Chapter 10: We Are What We Do
The one who knows the birth
and the dissolution of the knower, the knowing,
and the objects of knowing,
yet is itself without birth or dissolution,
this self-illumined one is called sakshi,
That which resides in the consciousness
of all living beings,
from Brahma, the god of creation,
to the smallest insect, and which remains
even when all gross and subtle bodies are no more,
is called kootastha, the indestructible one.
Just as a thread passes through each bead of a necklace,
the soul threads each cell of the body
in order that it may become aware of its true nature
from amongst the different characteristics.
This one is called antaryami,
the knower of all thoughts and feelings.
Indian wisdom has not regarded man, as he is, as any more than just a bundle of diseases; as man is, he is a disease. But this is not a depressing attitude towards life. This attitude is not pessimistic. As man is, he is regarded as a disease, because as long as he believes this state of disease to be his health he cannot attain to his intrinsic potential.
Man has infinite possibilities. If a diamond lying among the pebbles and stones accepts itself as an ordinary stone, then it stops the possibility of any growth; no possibility is left for any refinement, for any evolution. If we believe that as we are is all there is, then there is no possibility to grow. Growth is possible only if we do not take what we are to be our ultimate potential. Wherever there is the possibility of growth in any aspect, we must not believe ourselves to be already perfect in that aspect.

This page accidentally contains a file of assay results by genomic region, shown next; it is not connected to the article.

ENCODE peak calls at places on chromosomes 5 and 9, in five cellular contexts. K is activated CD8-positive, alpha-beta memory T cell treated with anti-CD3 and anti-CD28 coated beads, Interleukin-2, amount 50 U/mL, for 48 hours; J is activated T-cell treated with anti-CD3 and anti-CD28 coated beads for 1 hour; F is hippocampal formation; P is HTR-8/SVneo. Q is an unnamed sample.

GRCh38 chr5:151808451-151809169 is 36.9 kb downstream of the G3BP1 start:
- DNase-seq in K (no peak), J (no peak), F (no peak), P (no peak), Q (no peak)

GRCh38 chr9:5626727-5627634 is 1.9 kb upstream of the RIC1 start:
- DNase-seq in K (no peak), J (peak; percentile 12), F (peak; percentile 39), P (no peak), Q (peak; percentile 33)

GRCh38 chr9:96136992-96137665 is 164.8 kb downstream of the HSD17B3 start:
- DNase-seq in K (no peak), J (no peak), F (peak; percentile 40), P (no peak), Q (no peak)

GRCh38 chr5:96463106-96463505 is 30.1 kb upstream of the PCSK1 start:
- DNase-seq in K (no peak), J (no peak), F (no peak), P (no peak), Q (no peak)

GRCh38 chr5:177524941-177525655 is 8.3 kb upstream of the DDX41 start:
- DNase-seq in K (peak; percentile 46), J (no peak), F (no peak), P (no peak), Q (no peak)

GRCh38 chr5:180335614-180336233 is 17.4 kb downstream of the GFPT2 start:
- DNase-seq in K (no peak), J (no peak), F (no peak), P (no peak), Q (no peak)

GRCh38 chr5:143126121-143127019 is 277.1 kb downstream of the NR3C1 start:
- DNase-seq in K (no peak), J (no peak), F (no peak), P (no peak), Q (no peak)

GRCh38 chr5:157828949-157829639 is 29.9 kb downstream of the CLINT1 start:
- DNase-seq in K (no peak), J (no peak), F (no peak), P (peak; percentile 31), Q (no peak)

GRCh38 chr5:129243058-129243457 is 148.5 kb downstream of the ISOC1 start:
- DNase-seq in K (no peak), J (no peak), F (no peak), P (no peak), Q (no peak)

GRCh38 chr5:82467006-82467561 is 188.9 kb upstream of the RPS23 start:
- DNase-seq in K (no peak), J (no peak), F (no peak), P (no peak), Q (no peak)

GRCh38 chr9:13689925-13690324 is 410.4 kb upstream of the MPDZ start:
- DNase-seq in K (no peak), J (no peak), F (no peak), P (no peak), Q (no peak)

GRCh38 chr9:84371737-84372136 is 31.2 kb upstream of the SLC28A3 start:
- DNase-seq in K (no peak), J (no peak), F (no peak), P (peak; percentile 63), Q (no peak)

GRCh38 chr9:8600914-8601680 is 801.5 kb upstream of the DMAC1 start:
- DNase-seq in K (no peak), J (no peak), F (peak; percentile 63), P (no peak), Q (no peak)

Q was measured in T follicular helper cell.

A unique thing has happened in the history of mankind. It is that the West has never considered its external conditions to be the ultimate state of perfection; hence the West has succeeded in changing these conditions to a great extent. If there was poverty, it did not accept it, if there was illness, it did not accept it, if there was just a small hut to live in, it did not accept it, it did not accept rugged and uneven roads, it did not accept a slow speed of movement. The West did not accept the external circumstances as they existed. That is why the West has totally changed them.
But the East has undertaken an even deeper experiment. The East does not accept the inner state of man as it is. An indication of this is given when it is said that as man is, he is a disease. He is worthy of transformation; he should transform himself. He can attain to his inner being, only if he changes. If he transforms, only then can he attain to the state where he can be peaceful, content and blissful.
Our anguish is the anguish of a seed. If a seed does not become a tree, the anguish is natural. And if a seed believes in remaining a seed, that it is perfect as it is, then there is no way for it to sprout.
Hence the sage is explaining these five groups of diseases. We talked about three last night.now the fourth. The fourth is sattva, piety, the feeling of being “good,” and the fifth, punya, virtue.